Food Security

, Volume 10, Issue 6, pp 1539–1545 | Cite as

Aflatoxin content in cereal-legume blends on the Ghanaian market far exceeds the permissible limit

  • Nelson Opoku
  • Matthew Atongbiik Achaglinkame
  • Francis Kweku AmaglohEmail author
Original Paper


Cereals and legumes, the main ingredients used in the preparation of complementary foods in Ghana, have been associated with aflatoxin contamination. This study aimed to determine aflatoxin contamination levels in cereal-based complementary foods on the Ghanaian market. A cross-sectional survey design over a two-week period was used to sample 48 commercial complementary food brands on an as available-basis from supermarkets or mini-marts in all 10 regions of Ghana. A tablet-assisted aflatoxin mobile Assay (mReader) that uses Reveal Q+ test strips (Neogen Corporation) was used to quantify the level of aflatoxin in the samples. All samples were contaminated with aflatoxin. Concentrations in cereal-legume blends ranged from 1 to 1094 ppb while those in cereal-only samples ranged from 1 to 11.7 ppb. The lowest aflatoxin concentrations were recorded in samples from the Upper East region with a mean of 1.5 ppb (1 to 3.8 ppb) while the highest were in samples from the Central region with a mean concentration of 457 ppb (6.6–1094 ppb). Aflatoxin concentrations in approximately a third of the infant formulations sampled exceeded the acceptable standard of 20 ppb, some by a factor of over 5 (100 ppb), and may contribute to the perennial malnutrition (stunting and iron deficiency) prevalent among children in Ghana.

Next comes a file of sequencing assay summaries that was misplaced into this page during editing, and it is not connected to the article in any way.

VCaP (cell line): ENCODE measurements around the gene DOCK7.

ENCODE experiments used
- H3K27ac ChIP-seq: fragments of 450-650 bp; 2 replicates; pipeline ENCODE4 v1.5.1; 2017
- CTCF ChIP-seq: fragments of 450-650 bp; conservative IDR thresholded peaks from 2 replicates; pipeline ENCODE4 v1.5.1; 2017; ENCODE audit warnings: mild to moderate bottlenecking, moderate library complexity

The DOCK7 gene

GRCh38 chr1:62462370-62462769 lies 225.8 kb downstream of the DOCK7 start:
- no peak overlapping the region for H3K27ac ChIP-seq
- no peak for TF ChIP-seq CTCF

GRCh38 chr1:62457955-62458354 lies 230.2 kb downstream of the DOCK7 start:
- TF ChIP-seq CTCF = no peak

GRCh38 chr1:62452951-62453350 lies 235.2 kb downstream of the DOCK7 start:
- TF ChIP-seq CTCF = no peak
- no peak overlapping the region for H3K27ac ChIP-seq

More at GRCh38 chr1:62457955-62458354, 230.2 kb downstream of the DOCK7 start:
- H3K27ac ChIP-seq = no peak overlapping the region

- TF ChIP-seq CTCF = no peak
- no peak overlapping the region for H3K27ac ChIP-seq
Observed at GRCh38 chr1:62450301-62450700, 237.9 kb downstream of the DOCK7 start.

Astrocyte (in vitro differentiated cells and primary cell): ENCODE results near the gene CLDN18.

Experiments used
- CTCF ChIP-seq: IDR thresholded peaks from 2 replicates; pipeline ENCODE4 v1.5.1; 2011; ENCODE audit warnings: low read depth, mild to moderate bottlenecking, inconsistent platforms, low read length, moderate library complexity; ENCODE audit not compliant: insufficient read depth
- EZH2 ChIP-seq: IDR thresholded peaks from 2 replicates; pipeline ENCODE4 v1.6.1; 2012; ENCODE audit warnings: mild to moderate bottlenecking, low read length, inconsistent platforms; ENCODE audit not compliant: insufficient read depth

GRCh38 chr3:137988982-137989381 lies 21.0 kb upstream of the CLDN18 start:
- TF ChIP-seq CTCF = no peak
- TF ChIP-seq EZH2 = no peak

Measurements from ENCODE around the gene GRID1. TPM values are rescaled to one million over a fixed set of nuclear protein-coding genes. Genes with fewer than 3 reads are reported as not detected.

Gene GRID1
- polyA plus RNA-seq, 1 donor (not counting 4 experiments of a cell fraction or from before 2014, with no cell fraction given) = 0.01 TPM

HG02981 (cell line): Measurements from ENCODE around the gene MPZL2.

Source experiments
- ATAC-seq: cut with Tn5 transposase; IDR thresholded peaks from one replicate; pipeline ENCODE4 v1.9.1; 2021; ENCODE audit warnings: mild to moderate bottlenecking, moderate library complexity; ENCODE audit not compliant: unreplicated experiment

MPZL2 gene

Cereal-legume blends Aflatoxin Child health 



The authors wish to acknowledge IFPRI for the provision of equipment for aflatoxin tests. Author Francis Kweku Amagloh (PhD) provided money for the purchase of the samples in all 10 regions of the study.

Compliance with ethical standards

Conflict of interest

The authors declare no conflict of interest.

Human or animal studies

This article does not contain any studies with human or animal subjects.


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Copyright information

© Springer Nature B.V. and International Society for Plant Pathology 2018

Authors and Affiliations

  1. 1.Department of Agricultural BiotechnologyUniversity for Development StudiesTamaleGhana
  2. 2.Department of Food Science and TechnologyUniversity for Development StudiesTamaleGhana

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